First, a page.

Early in December, Trident Underwriting and Trident Marine Insurance rebranded to become a single, standalone underwriting agency: Coast Insurance. The new entity will continue to specialise in marine insurance but place renewed focus on other areas including unoccupied premises, barber shops and hairdressers and funeral parlours.
Stephanie Muller (pictured), Coast’s general manager of underwriting, said the unoccupied premises space in particular has shown considerable upward momentum.
“Since we’ve launched one of our most popular niche offerings is unoccupied buildings,” she said. “So we’re completely inundated at the moment with requests to cover unoccupied buildings.”
Muller said this continues an uptick in demand that has lasted eight or nine months.
“I think a lot of people held on to premises in the first 12 months of COVID while they reassessed what they were going to do, what was necessary and how long this would go on for,” she noted.
During that time, she said, businesses were either rethinking what kind of office space they needed, downgrading and going for smaller spaces or moving out of places that they recently tenanted.
“So some of these buildings are unoccupied and your mainstream insurer won’t cover the building once it’s unoccupied for a certain amount of time but we can cover it if it’s unoccupied,” she explained.
She said there can be other issues with mainstream insurers.
“Once it gets a tenant in there we don’t come off risk once it gets occupied,” she said. “So the broker and the client can have that seamless transition depending on whether there’s somebody in there or not.”
Muller said, depending on the building and who is checking on it, their insurance offering generally covers fire, lightning, earthquake and aircraft as the base cover, but more perils and covers can be added.
Vacant land coverage is another offering in a line of insurance that seems to be growing.
“I think one big driver of our business in that area now is if you buy a block of land before you’re ready to build on it, there is quite a wait time now,” she said.
She said that’s because of all the construction and home renovations projects going on. Building industry figures show that Australia is currently experiencing a construction boom. As a result, the high demand for building materials means it can be slow getting them to a new site.
“So your land could be vacant for a longer time than you would anticipate and a lot of the councils will require you to have liability cover,” she said.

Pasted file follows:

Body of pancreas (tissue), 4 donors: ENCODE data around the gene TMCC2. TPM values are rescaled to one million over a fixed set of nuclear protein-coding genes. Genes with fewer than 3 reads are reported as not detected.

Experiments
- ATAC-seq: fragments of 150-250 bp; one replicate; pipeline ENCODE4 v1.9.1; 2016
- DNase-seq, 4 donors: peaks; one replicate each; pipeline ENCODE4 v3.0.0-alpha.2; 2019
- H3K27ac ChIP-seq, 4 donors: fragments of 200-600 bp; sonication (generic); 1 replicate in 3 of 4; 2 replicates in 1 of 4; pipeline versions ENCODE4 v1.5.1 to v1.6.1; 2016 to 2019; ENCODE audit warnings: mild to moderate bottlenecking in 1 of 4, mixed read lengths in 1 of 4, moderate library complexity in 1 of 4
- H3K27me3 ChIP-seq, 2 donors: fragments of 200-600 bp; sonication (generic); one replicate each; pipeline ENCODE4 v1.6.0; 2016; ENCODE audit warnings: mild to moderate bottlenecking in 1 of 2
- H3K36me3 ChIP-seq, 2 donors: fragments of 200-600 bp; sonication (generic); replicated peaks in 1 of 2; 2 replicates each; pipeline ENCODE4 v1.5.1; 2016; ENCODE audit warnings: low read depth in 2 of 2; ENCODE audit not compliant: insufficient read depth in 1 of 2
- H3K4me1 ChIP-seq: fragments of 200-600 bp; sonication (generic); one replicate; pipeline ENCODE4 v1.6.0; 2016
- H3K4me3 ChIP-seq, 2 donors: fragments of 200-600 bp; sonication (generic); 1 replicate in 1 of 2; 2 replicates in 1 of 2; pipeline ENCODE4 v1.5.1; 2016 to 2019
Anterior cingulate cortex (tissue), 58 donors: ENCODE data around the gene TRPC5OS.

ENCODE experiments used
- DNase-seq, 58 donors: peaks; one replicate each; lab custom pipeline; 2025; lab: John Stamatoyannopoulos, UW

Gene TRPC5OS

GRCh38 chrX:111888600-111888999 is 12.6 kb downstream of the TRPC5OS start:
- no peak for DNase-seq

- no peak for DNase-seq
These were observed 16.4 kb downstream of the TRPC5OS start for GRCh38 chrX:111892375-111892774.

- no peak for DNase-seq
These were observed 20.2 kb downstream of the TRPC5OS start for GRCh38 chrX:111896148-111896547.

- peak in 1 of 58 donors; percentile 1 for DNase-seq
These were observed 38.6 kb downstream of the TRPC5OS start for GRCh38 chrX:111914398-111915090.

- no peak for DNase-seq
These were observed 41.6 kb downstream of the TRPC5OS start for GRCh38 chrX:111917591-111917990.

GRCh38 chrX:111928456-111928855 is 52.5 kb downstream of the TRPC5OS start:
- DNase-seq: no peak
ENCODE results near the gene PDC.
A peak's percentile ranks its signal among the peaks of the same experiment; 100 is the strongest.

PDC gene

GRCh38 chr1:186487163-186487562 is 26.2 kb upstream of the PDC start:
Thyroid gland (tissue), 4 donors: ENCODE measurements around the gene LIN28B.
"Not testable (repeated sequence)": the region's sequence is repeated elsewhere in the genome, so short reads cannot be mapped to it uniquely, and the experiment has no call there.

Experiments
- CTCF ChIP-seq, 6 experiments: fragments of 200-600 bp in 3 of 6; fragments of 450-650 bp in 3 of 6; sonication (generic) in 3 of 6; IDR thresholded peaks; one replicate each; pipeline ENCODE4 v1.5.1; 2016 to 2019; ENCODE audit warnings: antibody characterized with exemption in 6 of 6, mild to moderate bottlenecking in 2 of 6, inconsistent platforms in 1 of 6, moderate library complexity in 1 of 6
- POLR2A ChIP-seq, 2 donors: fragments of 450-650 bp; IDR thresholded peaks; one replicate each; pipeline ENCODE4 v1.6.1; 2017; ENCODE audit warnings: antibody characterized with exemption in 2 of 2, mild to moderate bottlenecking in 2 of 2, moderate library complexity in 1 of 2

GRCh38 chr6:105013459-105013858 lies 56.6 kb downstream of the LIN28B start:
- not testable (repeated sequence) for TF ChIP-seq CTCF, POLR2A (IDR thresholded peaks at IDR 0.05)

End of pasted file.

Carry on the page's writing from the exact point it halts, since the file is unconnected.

In August, the Housing Industry Association (HIA) reported that homes that once took seven to nine-months to build can now take 12 months or more.
As for Coast, Muller said the rebranded underwriting business consists of three subdivisions.
“So we’ve got the mums and dads, the boat owners,” she said. “Then we’ve got the businesses who service that industry, so boat dealerships, and yacht clubs and boat yards. Then the third part is our non-marine division and that’s a wide range of businesses including niche areas like funeral parlours, barber shops and unoccupied premises.”
With regards to barbers and hairdressers, Muller said they might appear like straightforward businesses with pretty standard commercial insurance needs – “but the types of services that you can get in these places are really evolving and changing,” she said.
She noted there are now many different beauty processes on offer, apart from just a haircut. There’s also the ongoing renaissance of the men’s barber shop, for example.
Muller said barbers “seem to be popping up everywhere,” like coffee shops.
“Generally speaking, more guys also seem to be getting haircuts in barbers more often and there it’s often possible to have a coffee or an alcoholic drink and you can be really pampered,” she said. “So times have changed in that space and there’s a lot more activity.”
She said as an underwriter it’s important to understand these changes and make sure clients have coverage for the range of services they can now offer.
A 2021 survey by the Australian Hairdressing Council (AHC) found that while about half of hairdressers and barbers have reported being financially stressed during the pandemic, very few permanently closed and only 20% laid off staff.
In July, lifestyle magazine T Australia reported that even during the pandemic, new barber shops have been opening, including in closed down Flight Centres.